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Author Topic: Setting Levels on Powered Speakers  (Read 1439 times)

Patrick Tracy

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Re: Setting Levels on Powered Speakers
« Reply #10 on: May 03, 2021, 08:10:29 pm »

If I'm doing it by ear, I'll set up the console so the master fader's a few dB below zero and the meter is barely going over 0 dBVU, then set the tops to get the desired volume, the set the subs to match. That way there's headroom in the mixer and space on the fader to push it a bit later. Worst case, I run out of room on the console and have to nudge the speakers up a bit during the show.

Tim McCulloch

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Re: Setting Levels on Powered Speakers
« Reply #11 on: May 03, 2021, 11:24:27 pm »

I personally like to set my speaker gains such that when my mixer is mid to low yellow band, my speakers are just starting to flicker the limit lights.

That's pretty much the basics, I think, you're around -18DBFS.  There's a good thread over at Controlbooth.com currently discussing what "0 dB" means that's an interesting read. https://www.controlbooth.com/threads/midas-m32r-output-levels.48196/

Finding out how much "protection" comes with how much light flicker might be interesting to experiment with.
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Luke Geis

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Re: Setting Levels on Powered Speakers
« Reply #12 on: May 03, 2021, 11:58:43 pm »

My prescription is to start at 0db or whatever the manufacturer says is unity. Then adjust as needed from there to achieve the desired balance at performance level. In most cases, you will add volume to the subs if you are doing a 1:1 ratio of tops to subs. Ultimately the goal is to have the outputs of the mixer not clip, have the volume you need from the speakers, and also not clip the speakers.
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Mark Norgren

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Re: Setting Levels on Powered Speakers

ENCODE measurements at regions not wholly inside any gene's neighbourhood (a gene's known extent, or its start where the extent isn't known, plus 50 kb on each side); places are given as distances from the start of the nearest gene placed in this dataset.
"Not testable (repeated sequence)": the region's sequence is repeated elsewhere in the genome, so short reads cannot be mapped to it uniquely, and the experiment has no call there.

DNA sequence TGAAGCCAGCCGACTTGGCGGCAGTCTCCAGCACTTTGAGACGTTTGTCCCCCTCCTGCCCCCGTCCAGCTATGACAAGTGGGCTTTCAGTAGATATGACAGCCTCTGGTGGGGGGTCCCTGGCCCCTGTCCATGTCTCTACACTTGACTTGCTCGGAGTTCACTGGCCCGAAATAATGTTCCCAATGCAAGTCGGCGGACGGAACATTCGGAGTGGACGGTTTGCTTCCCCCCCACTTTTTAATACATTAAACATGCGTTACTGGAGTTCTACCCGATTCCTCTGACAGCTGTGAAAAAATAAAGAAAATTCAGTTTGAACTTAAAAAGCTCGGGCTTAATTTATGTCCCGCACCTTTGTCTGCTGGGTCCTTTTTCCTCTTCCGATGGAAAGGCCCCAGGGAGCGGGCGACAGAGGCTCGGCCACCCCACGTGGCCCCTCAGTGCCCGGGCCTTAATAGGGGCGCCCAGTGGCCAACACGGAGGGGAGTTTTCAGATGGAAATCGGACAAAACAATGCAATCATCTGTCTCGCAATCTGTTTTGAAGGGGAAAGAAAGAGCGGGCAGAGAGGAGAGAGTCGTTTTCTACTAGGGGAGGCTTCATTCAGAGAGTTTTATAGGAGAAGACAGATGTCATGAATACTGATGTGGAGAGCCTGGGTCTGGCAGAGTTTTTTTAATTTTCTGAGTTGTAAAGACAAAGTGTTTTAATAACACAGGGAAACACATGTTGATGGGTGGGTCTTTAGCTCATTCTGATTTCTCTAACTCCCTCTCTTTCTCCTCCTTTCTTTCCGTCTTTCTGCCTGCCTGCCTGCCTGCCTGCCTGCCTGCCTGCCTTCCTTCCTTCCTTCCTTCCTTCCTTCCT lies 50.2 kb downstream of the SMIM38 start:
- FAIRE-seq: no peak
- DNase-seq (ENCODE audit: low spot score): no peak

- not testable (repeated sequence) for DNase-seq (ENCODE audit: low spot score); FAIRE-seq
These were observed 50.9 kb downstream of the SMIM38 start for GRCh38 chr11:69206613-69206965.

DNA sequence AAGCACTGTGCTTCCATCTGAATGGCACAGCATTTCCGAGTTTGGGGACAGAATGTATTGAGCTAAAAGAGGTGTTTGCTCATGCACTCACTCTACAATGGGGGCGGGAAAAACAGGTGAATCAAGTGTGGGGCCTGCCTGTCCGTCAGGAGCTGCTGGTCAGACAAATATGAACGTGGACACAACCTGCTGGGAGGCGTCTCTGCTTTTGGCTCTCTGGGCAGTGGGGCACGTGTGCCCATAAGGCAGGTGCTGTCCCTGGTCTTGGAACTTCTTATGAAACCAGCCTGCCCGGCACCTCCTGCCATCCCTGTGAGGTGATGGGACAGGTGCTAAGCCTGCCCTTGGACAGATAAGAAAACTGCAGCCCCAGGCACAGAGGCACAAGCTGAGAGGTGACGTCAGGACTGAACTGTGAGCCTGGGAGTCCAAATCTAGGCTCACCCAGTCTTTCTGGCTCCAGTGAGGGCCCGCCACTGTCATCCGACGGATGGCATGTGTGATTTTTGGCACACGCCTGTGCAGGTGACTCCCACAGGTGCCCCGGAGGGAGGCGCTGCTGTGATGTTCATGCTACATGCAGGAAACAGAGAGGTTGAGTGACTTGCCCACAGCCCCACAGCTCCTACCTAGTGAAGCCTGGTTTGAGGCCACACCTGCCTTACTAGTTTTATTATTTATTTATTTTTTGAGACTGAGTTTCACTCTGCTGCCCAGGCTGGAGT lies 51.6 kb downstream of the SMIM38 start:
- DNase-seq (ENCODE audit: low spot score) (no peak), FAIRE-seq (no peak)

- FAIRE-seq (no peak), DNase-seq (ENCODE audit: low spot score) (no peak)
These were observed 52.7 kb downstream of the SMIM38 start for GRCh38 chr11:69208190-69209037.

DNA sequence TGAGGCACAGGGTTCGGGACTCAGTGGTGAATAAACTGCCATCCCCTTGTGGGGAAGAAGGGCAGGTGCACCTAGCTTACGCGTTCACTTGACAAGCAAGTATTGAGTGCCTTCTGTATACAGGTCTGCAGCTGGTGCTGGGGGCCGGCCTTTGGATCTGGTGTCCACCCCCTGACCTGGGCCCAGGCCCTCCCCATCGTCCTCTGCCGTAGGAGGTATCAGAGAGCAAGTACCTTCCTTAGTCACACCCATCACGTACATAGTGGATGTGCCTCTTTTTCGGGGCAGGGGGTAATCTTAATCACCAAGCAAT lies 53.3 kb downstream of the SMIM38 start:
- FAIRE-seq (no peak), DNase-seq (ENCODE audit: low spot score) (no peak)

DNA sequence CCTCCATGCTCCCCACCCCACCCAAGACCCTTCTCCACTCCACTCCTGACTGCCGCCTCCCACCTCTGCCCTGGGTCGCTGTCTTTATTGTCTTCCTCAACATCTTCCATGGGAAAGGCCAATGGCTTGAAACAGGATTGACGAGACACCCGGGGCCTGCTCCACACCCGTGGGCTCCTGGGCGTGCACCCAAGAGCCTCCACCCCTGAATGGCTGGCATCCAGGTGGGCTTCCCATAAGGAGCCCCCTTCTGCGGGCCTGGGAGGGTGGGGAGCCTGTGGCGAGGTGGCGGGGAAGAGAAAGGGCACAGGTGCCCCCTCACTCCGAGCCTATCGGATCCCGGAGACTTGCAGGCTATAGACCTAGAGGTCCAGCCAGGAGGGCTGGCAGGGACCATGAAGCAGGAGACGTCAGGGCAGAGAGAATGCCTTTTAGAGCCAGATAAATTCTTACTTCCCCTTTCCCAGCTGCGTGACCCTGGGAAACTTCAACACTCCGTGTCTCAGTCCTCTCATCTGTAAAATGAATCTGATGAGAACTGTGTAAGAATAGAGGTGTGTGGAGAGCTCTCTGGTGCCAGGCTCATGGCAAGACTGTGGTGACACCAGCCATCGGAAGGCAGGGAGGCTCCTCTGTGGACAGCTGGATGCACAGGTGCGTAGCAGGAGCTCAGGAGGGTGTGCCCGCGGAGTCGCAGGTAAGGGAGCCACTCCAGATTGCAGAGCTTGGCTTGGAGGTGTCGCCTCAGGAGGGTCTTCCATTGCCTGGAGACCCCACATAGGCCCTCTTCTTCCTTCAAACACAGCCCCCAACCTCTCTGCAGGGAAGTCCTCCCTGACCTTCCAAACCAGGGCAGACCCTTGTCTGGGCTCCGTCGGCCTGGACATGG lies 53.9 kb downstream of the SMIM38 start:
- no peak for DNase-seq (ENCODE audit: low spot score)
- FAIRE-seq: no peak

« Reply #13 on: May 04, 2021, 07:27:03 am »

Very interesting discussion.  I loved the M32R article.  Minus 18db digital equals +4 db analog.  That is a perplexing statistic. 

I now use the solo button on my M32R to set the gain level on each channel.  By selecting the solo button, the gain level will show up on the right meter and allows me much more detail in setting the correct gain.  Gain structure is so critical in setting my board up properly.  All my dynamics and effects seem to respond better to a properly structured gain?  No real proof of that, just my 2 cents.  I never really push my speakers past 4 o'clock and seldom have clipping issues.
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Jordan Wolf

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Re: Setting Levels on Powered Speakers
« Reply #14 on: May 04, 2021, 09:40:31 am »

I've often wondered if there is a correct way to set the levels on the subs and mains.  Should they be set at the same levels, unity for both, both at 2 o'clock?
If it's not a preconfigured system with DSP and/or amps with presets, etc., I typically start with levels all the way down.

Next, I input speech or music signal to the console, gain it up properly, and then output it.

Then, I turn up the inputs on the loudspeakers until I reach the general SPL I think (or know) I'll need with that type of material. I'll just use a simple meter or phone app - it's a relative process.

Usually, I'll add 3dB-6dB or so more above what I think I'll need, unless I'm maxed out (in which case, it becomes a too much gig for the rig and we're under-spec'd).

Doing it this way gives me an idea of what SPL I'm hitting when my meters are running around "0" and helps keep my mixing in-check as ear fatigue sets in.